(The Register-Guard) — Dan Fouts still roots for the Ducks.

But as an NFL analyst for CBS Sports, the former University of Oregon and San Diego Chargers quarterback must be objective when it comes to Sunday's Super Bowl XLVIII matchup between two of his former AFC West rivals -- the Denver Broncos and Seattle Seahawks.

Fouts isn't supposed to make a prediction for the outcome of the game, but he is able to provide a unique perspective on all things Peyton Manning and Russell Wilson.

"Being a quarterback, I'm always going to look at those guys first," said Fouts, a member of the Pro Football Hall of Fame.

Manning, two years removed from neck fusion surgery, threw for a record 55 touchdowns during the regular season and has more than 6,000 yards passing.

Most of the narrative coming out of the New Jersey/New York area this week as been about No. 18's legacy.

Fouts, one of the most accomplished quarterbacks to never appear in a Super Bowl, is impressed with Manning's comeback in his late 30s.

"I think it's one of the greatest (seasons) of all time," said Fouts, who amassed 43,040 passing yards during 15 seasons in the NFL when the rules weren't skewed to protect quarterbacks and wide receivers.

"He deserves a lot of credit for coming back from neck surgeries and leading a new team and helping them understand how he plays. It's just been remarkable."

Denver's high-scoring offense will have to deal with Seattle's stingy pass defense, led by former Stanford cornerback Richard Sherman, who received nearly as much attention as Manning last week for his brash postgame interview after the NFC championship game.

"I think it's got the possibility of being a classic just because of the No. 1 offense against the No. 1 defense," Fouts said. "Denver has not seen a defense like Seattle's defense, but they haven't seen anyone like Manning and the Broncos."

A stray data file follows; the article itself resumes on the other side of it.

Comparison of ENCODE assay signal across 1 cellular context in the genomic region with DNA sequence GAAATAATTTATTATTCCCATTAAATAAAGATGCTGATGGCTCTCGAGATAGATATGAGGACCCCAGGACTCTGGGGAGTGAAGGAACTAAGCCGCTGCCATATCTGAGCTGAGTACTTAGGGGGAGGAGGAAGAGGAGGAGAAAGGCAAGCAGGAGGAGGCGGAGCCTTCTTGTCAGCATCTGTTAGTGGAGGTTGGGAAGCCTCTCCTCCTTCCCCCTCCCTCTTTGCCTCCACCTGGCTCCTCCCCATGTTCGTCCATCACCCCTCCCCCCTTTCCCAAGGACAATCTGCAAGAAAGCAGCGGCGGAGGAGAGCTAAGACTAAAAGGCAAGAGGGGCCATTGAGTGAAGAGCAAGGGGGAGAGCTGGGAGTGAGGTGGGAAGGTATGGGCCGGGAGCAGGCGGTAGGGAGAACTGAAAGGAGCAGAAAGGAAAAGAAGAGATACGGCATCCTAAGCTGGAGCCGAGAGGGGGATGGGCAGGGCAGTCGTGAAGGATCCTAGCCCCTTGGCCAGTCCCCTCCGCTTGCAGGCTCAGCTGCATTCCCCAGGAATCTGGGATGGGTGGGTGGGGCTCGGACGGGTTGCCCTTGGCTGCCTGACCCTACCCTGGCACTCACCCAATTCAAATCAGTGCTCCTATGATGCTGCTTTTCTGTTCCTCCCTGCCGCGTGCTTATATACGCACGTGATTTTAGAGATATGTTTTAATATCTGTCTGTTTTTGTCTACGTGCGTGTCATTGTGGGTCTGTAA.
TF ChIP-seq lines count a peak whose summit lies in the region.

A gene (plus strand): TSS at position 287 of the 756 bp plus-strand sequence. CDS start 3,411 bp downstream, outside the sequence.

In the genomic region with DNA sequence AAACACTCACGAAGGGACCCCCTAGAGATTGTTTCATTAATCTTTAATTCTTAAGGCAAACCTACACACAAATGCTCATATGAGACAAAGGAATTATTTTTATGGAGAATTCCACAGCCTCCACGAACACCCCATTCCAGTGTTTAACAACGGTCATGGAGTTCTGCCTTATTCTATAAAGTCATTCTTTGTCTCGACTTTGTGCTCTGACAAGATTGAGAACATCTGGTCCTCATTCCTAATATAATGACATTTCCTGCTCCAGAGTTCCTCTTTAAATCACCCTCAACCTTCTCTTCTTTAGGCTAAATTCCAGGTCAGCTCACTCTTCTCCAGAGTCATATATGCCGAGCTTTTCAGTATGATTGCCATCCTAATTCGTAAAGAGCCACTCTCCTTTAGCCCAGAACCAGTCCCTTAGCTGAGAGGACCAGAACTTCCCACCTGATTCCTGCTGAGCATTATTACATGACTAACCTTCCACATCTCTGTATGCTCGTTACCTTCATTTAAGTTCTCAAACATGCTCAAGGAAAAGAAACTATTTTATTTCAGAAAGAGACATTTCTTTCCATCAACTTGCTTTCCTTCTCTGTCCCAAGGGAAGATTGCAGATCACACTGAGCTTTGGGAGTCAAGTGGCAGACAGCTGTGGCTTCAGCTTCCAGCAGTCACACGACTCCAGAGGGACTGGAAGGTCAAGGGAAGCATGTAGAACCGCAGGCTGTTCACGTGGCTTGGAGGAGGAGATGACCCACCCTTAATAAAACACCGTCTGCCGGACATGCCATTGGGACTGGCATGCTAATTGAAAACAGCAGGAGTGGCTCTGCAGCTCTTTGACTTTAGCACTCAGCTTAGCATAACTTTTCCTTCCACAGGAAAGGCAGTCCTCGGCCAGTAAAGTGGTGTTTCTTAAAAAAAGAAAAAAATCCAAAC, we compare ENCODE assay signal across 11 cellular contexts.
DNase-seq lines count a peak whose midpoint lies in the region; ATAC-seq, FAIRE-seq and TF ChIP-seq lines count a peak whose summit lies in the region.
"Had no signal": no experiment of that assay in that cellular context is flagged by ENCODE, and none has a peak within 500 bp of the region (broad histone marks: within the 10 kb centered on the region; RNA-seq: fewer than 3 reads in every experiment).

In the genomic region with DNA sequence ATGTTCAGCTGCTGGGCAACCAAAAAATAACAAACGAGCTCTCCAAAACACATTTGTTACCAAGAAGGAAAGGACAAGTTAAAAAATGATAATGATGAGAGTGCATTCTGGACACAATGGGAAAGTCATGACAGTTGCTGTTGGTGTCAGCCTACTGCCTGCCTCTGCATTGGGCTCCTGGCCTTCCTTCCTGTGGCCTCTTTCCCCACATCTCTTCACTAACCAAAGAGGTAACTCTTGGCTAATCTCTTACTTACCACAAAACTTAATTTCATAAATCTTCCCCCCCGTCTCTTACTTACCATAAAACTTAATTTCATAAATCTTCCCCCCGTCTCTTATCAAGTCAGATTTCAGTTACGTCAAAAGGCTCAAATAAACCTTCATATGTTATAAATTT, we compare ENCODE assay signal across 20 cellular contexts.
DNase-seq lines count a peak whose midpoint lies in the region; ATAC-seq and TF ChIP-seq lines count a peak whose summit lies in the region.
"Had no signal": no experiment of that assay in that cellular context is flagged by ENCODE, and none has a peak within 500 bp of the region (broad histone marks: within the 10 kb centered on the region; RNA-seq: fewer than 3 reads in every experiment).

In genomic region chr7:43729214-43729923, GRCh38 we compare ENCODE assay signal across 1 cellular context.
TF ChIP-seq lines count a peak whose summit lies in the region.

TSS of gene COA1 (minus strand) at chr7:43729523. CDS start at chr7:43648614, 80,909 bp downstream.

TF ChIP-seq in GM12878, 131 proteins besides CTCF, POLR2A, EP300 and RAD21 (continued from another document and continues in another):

Meanwhile, other than Marshawn Lynch being force-fed to a media horde starving for headlines, the Seahawks offense vs. Broncos defense angle has been overshadowed.

Wilson, the former Wisconsin quarterback who was on the wrong end of Oregon's 45-38 Rose Bowl victory to cap the 2011 season, threw for 3,357 yards with 26 touchdowns and nine interceptions during his second NFL season.

Manning's backup, former Arizona State quarterback Brock Osweiler, was selected by the Broncos before Wilson was picked by the Seahawks in the 2012 draft.

"I think for his first few years, he has done great," Fouts said of Wilson. "There are some holes in his game that he'll get filled in as he plays more years. He's a first-class kid and he has a lot of talent."

Fouts, who still lives in the Sisters area northwest of Bend, was not surprised Chip Kelly had a successful debut season in Philadelphia.

The former Oregon coach was named the Maxwell Club's professional coach of the year after guiding to the Eagles to an NFC East championship.

"I think the real test will be in the second year after the league gets a look at him in the offseason. That's when defenses make their biggest adjustments," Fouts said. "It was a remarkable year to make the playoffs, but it was a weak division, and we'll see just how much improvement they make next year."

Fouts will be rooting for Marcus Mariota, who passed on an opportunity to perhaps be the No. 1 pick in the NFL draft to return for his redshirt junior season with the Ducks.

"He's awesome," said Fouts, who played for the Ducks from 1970-72. "As a fan, I think it was awesome he decided to come back. He's a very committed young man, and it tells a lot about his character and the program at Oregon."

Follow Ryan on Twitter @rgduckfootball or on the University of Oregon football blog at

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